Stoyan Stefanov

Personal blog

 

Dear technical copyeditors,

We need to talk.

Background

I'm a technical author. I write books about programming. I don't speak or write proper English. Not my area of expertise. I need your help. But, please, don't overdo it. Here are some Do's and Don'ts that will make our life together easier.

DON'T use Word

Stop it. I know it's not your fault but try to change this within your organization. Technical people are lucky to have discovered the beauty of source control. You know, Git, SVN, that sort of thing. Technical books should be written like programs, using plain text (asciidoc, markdown). From there you can generate epub, mobi, pdf, html whatever (lookup "pandoc"). If you're not familiar, source control is like "track changes ON" in Word, only infinitely better.

DO track your changes

Giving me a word doc changed beyond recognition with no way to quickly see your changes and no way to quickly undo what you messed up is criminal.

DO help me make my prose shorter

Delete, delete, delete! (with track changes ON, of course)

DON'T add verbiage to my prose

See above.

When I see changes like these, I want to chew my leg off and run away from the project:

ME: A number of events reshaped the web development landscape in a positive way: [list of stuff]
YOU: A number of events reshaped the web development landscape in a positive way. Some of them are given as follows: [list of stuff]

"As follows"? Search and delete all your "as follows". We can all see it follows.

ME: The cat has certain characteristics (color, name, weight) and can perform some actions (meow, sleep, hide, escape).
YOU: The cat has certain characteristics (color, name, weight, and so on) and can perform some actions (meow, sleep, hide, escape, and so on).

The golden rule: remove, do not add to the text.

DON'T remove my emphases

I use italics when I try to emphasize. This is because I can't make sense of your multiple custom formatting styles (italics, emphasis, bold, keyword, term) in your custom .dot templates. But you know your custom styles. Use the right one. Don't just remove my formatting and de-emphasize the text. It dies a boring death!

ME:
A regular expression consists of:

  • A pattern you use to match text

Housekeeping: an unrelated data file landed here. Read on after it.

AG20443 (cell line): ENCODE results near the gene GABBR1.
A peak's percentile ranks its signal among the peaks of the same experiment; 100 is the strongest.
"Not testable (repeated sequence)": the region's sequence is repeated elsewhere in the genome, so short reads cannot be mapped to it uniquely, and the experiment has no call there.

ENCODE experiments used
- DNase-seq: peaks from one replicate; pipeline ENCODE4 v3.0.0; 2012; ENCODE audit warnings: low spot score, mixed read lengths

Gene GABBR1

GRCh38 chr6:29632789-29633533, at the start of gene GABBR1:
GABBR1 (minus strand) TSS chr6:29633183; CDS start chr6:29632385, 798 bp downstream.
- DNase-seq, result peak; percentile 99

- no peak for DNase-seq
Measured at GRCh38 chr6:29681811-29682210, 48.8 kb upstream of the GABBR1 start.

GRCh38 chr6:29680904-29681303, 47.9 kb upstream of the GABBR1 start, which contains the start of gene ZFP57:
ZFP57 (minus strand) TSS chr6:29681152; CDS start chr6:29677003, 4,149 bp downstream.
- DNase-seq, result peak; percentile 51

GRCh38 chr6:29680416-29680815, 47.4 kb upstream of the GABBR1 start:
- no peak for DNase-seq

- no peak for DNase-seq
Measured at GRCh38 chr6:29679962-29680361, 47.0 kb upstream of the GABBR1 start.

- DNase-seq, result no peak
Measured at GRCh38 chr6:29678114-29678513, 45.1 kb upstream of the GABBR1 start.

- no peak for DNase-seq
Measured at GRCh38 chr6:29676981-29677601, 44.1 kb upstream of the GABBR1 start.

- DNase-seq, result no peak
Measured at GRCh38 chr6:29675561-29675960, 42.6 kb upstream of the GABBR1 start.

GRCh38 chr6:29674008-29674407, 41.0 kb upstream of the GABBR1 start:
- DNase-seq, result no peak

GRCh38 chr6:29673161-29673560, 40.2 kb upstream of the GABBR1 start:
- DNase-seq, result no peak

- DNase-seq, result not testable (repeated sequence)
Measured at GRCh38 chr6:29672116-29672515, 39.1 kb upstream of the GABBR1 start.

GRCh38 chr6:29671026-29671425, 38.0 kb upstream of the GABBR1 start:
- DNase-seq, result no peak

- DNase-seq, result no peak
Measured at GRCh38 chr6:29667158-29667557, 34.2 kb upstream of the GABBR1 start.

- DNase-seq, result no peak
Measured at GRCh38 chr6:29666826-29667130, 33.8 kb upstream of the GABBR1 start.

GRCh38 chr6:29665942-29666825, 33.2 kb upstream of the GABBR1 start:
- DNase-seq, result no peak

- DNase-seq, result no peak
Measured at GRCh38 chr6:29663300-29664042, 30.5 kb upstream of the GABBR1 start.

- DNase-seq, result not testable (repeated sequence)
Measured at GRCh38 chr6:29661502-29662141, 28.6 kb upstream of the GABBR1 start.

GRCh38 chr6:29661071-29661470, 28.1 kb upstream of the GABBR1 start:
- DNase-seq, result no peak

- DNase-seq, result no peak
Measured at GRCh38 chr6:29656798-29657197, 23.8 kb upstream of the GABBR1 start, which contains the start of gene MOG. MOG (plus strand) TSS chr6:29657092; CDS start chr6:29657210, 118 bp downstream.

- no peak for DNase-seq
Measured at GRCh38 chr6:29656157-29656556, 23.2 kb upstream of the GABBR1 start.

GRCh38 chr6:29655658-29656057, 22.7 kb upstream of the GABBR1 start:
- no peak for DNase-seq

• Zero or more modifiers (also called flags) that provide more instructions on how the pattern should be used

YOU:
A regular expression consists of:

  • A pattern you use to match text
  • Zero or more modifiers (also called flags) that provide more instructions on how the pattern should be used

DON't capitalize my "boolean"

Word auto-correct does it. Ditch Word. New words get special treatment initially. Then they integrate into the common language. E.g. "Web Sites" -> "web sites" -> "websites". The word "boolean" is common in programming.

ME: "numbers, strings and booleans"
YOU: "numbers, strings and Booleans"

Yuck!

DON'T just "fix" stuff

Don't reword my prose. If something's sounds off, tell me in a comment. Ask clarification. Suggest a better wording. Don't just fix it.

Otherwise we end up with nonsensical gems like:

ME:
The regular expression objects have the following properties:

  • global: [...snip...]
  • ignoreCase: Whether the match is case sensitive or not, defaults to false.
  • multiline: Search matches that may span over more than one line, ‚Ä®defaults to false.

YOU:
The regular expression objects have the following properties:

  • global: [...snip...]
  • ignoreCase: When the match is case insensitive, the defaults to false.
  • multiline: Search matches that may span over more than one line default to false.

Rule #1 in technical writing: above all, be technically correct!

DO let me be human

I have some way of saying things. Many people seem to like it. Let me sound like me. Even if it's not the proper Queen's English.

ME: The function F contains the variable b
YOU: The F function contains the b variable

Err, no!

Less is more

Thank you for your understanding!

In conclusion, the top 3 tips for our happy relationship: are given as follows:

  1. Fix my punctuation, I know I suck at it
  2. Suggest lots of deletions to help make the prose compact (we all suffer from wordiness)
  3. Comment on my nonsense, don't fix

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